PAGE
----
US Presidential contender, Senator Bernie Sanders, has released a far-reaching program to reform public education. Many of its policies resonate in the Australian context. The following is the Introduction to the plan together with an outline of its main policies.
His first principle is fundamental:
“Every human being has the fundamental right to a good education. On this 65th anniversary of the Brown v. Board of Education decision, we are committed to creating an education system that works for all people, not just the wealthy and powerful.”
Continue reading “A Thurgood Marshall Plan for Public Education”
The Gonski Institute for Education recently published a
valuable paper on equity in education titled Improving
Educational Equity in Australian Education. It discusses what is equity,
why equity in education matters and makes recommendations for improving equity
in education. However, its definition of equity in education is limited and imprecise.
The paper should have adopted the equity definition of the original Gonski
report because it offers a more effective guide for education policy and
Continue reading “On the Definition of Equity in Education”
The following is a summary of a new Education Research paper published by Save Our Schools. It can be downloaded below.
Data drawn from the My School website show that school
systems in Australia are highly segregated by socio-economic background both nationally
and in each state, although the extent of the segregation varies between states.
Highly and medium disadvantaged schools are over-represented
in public schools and under-represented in private schools. In contrast, highly
and medium advantaged schools are under-represented in public schools and
over-represented in private schools.
Continue reading “The Vast Majority of Disadvantaged Schools are Public Schools”
This article is re-printed from the website of US blogger Jan Resseger. The title is amended as suggested by Diane Ravitch.
In her profound and provocative book about the community
impact of Chicago’s closure of 50 so-called “underutilized” public schools at
the end of the 2013 school year, Eve Ewing considers the effect of school
closures on the neighborhoods they once anchored. Ewing’s book, Ghosts in the Schoolyard, is
about Chicago’s Bronzeville neighborhood and a set of school closures in
Chicago in which 88 percent of the affected students were African American, and
71 percent of the closed schools had majority-African American teachers.
(Ghosts in the Schoolyard, p. 5)
Continue reading “The Futility of School Closings”
A recent OECD report shows that
Australia has one of the most socio-economically segregated school systems in
the OECD and in the world. It also shows that Australia had the
equal largest increase in social segregation in the OECD and the world since 2006.
A research brief recently published by The Century Foundation in the United States outlines the benefits of socio-economic and racial integration in schools (references are available in the original which can be downloaded below). Research shows that socio-economic and racial diversity in schools provides a range of academic, cognitive, social and economic benefits.
is a slightly edited version of the brief. An earlier more detailed paper is
also available from the Foundation titled A Bold Agenda for School Integration.
Continue reading “The Benefits of Socio-Economically and Racially Integrated Schools”
A paper presented to the annual
conference of the American Economic Association in January that examined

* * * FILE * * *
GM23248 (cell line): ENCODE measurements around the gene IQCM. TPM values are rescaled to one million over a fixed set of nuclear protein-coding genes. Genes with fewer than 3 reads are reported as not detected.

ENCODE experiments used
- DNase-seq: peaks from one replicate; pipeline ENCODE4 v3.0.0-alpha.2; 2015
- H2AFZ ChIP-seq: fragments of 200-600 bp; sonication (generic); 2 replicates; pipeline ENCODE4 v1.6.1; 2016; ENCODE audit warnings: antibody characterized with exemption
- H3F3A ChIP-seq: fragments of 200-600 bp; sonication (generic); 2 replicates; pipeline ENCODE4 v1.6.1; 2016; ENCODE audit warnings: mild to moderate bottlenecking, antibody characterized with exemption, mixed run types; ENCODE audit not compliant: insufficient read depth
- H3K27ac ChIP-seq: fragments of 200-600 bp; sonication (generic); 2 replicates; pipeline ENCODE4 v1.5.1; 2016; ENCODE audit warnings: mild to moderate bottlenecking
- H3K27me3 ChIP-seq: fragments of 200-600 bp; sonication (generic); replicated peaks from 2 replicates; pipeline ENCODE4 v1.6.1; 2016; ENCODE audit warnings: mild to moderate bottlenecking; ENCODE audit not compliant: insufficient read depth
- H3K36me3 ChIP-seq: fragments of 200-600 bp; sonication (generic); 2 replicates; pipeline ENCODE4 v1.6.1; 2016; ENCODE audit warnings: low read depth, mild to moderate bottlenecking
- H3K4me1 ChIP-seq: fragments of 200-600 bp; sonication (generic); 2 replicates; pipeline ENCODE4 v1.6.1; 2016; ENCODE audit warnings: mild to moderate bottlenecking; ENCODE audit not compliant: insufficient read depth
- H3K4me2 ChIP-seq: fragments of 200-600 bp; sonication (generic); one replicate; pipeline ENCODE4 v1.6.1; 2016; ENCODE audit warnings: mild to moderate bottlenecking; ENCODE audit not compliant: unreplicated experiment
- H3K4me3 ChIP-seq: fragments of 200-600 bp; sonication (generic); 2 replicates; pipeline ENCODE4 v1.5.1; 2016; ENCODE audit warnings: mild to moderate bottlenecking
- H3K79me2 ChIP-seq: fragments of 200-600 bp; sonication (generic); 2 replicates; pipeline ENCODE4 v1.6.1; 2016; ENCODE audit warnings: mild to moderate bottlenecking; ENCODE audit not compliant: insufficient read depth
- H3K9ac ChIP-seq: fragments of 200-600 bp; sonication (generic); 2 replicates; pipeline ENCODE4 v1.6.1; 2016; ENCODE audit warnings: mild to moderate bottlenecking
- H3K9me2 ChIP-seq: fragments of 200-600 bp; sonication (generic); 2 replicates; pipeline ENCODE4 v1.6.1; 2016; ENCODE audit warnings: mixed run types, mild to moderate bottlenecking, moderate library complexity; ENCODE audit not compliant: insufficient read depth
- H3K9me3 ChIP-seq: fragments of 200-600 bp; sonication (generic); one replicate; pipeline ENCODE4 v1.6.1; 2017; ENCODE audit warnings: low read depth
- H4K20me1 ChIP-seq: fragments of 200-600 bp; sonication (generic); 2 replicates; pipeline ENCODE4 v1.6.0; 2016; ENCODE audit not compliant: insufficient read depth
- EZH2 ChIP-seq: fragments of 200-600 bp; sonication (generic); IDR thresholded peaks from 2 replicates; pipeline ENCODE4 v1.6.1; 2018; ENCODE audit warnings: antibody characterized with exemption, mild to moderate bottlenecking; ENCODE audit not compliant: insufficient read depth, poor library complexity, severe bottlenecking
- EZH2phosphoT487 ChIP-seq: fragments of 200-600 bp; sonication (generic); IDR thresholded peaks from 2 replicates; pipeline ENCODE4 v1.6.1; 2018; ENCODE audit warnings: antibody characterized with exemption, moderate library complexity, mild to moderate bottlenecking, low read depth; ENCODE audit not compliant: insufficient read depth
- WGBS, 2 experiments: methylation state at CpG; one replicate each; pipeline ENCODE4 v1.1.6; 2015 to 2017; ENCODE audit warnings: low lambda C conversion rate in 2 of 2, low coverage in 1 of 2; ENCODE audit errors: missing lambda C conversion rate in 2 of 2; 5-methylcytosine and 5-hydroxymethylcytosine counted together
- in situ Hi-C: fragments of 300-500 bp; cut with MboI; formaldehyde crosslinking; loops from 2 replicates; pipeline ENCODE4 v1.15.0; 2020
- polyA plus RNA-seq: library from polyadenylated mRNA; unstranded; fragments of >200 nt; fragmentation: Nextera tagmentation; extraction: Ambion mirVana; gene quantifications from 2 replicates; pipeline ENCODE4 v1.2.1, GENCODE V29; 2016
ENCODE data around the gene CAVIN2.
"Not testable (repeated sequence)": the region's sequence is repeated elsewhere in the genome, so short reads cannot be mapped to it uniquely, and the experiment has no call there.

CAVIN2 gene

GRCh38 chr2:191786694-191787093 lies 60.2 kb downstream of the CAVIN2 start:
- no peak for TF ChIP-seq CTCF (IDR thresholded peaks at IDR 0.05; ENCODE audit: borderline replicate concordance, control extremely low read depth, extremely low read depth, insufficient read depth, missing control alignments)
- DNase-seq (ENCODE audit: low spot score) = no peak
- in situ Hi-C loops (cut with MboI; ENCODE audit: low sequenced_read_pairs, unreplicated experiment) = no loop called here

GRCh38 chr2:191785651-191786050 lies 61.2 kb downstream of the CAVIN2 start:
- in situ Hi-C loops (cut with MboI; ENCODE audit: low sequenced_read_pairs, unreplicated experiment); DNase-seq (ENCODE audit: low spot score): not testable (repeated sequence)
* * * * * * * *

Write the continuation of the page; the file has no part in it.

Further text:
the largest school construction program ever in the United States found strong evidence
that it lead to improvements in test scores, attendance and student effort. It also
found that the construction program increased neighbourhood house prices.
Continue reading “New School Facilities Matter for Student Achievement”
Strong teacher unions are critical to improving equity in school funding according to a new study published in the academic journal Review of Economics and Statistics. They also play a major role in translating funding increases into increases in student achievement.
Continue reading “Teacher Unions Benefit Schools and Students”
One of the challenges to improving results in highly disadvantaged
schools is recruiting and retaining high quality teachers. Disadvantaged
schools often have high teacher turnover which impacts on student achievement. A
new US study has found that selective retention bonuses for high quality
teachers leads to increases in student achievement in high poverty schools.
Continue reading “Bonuses Increase Retention of High-Quality Teacher and Student Achievement in Disadvantaged Schools”
An ACT Legislative Assembly Committee
report on student test results has re-ignited the controversy over school
performance. It draws on several reports showing under-performance in
comparison with other states and recommends a public inquiry into the causes.
A full public inquiry is even more necessary than suggested
by the Committee. It is needed to address the poor results of disadvantaged
students and high inequity in outcomes between rich and poor as well as general
under-performance relative to the ACT’s demographic characteristics.
Continue reading “A Public Inquiry into ACT School Results Is Long Overdue”
If you ask a group of
educators, from any sector what is the most important feature of successful
teacher/student interaction invariably you get the answer relationships. And I would agree. However, personal relationships are hard work
even when both parties are committed to having such a connection. It is a challenge when the relationship you
need is between a teacher and an angry, oppositional student. It is obvious that it will be up to that
teacher to build that relationship, not only is that connection a prerequisite
for engagement, how else are they going to participate, it really is an ethical
Continue reading “Empathy is the Key to Teacher-Student Relationships”